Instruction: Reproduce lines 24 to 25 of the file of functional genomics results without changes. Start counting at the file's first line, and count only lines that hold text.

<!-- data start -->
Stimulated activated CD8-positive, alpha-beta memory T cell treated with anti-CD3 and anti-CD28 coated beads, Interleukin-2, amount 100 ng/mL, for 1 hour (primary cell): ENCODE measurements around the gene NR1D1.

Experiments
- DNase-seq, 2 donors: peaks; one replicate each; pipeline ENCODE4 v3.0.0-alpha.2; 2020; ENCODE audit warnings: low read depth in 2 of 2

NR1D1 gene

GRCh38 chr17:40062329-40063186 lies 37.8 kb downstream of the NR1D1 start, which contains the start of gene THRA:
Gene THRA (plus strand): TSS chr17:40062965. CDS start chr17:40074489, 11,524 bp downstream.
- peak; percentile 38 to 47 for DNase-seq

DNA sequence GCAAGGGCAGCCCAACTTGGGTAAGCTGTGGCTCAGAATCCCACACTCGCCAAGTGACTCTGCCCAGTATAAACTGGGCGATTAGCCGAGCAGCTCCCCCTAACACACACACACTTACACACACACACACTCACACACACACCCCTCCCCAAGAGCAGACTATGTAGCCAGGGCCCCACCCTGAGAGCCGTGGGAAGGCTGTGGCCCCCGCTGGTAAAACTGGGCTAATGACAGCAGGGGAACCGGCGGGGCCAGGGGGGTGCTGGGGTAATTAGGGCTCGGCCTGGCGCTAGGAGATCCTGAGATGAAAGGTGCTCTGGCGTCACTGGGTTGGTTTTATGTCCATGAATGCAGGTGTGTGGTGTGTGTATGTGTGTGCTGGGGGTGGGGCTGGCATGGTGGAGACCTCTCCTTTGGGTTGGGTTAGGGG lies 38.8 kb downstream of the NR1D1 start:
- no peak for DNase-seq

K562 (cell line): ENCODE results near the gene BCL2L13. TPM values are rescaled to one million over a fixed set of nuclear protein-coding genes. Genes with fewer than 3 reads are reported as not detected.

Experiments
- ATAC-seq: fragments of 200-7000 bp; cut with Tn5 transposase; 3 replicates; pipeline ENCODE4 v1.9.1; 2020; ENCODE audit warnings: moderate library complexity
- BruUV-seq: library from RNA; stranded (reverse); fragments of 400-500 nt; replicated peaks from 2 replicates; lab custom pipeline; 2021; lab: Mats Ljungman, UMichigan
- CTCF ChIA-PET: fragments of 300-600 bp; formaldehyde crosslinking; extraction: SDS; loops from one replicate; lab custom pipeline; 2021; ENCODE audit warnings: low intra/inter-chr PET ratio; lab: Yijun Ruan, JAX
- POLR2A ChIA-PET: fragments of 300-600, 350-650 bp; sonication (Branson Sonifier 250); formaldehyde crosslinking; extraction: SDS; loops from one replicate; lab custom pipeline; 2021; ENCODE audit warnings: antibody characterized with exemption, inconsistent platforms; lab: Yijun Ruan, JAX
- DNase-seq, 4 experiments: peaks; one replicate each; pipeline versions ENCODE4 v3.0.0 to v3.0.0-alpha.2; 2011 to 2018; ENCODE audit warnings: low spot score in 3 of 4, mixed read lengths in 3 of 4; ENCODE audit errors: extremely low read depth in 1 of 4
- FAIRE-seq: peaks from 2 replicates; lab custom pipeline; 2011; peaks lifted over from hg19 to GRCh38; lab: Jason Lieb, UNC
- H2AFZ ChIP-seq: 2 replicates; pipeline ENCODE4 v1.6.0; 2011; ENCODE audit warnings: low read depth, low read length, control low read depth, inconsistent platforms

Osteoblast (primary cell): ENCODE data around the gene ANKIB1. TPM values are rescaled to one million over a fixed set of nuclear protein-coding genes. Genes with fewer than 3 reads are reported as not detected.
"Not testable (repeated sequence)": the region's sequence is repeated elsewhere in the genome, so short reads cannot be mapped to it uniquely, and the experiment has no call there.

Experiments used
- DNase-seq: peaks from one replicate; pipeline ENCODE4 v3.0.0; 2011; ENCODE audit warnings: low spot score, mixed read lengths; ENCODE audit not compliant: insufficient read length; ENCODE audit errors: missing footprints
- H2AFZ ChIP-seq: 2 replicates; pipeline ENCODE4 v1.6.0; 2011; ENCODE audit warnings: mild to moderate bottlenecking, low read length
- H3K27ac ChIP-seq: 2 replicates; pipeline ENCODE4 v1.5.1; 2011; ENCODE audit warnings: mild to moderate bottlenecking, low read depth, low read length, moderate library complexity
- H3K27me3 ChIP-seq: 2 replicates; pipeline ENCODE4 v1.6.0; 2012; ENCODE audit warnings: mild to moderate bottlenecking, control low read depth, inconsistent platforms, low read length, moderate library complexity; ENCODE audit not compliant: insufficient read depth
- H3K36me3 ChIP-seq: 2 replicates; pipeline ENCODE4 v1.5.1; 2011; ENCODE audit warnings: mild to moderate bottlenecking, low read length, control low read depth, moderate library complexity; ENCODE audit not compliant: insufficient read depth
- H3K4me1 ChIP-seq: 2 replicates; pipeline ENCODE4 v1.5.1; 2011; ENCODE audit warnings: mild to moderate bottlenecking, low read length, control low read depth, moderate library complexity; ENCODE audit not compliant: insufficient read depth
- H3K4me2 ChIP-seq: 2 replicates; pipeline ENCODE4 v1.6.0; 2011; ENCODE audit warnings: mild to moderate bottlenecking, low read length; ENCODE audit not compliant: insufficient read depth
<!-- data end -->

- H3K27ac ChIP-seq: 2 replicates; pipeline ENCODE4 v1.5.1; 2011; ENCODE audit warnings: mild to moderate bottlenecking, low read depth, low read length, moderate library complexity
- H3K27me3 ChIP-seq: 2 replicates; pipeline ENCODE4 v1.6.0; 2012; ENCODE audit warnings: mild to moderate bottlenecking, control low read depth, inconsistent platforms, low read length, moderate library complexity; ENCODE audit not compliant: insufficient read depth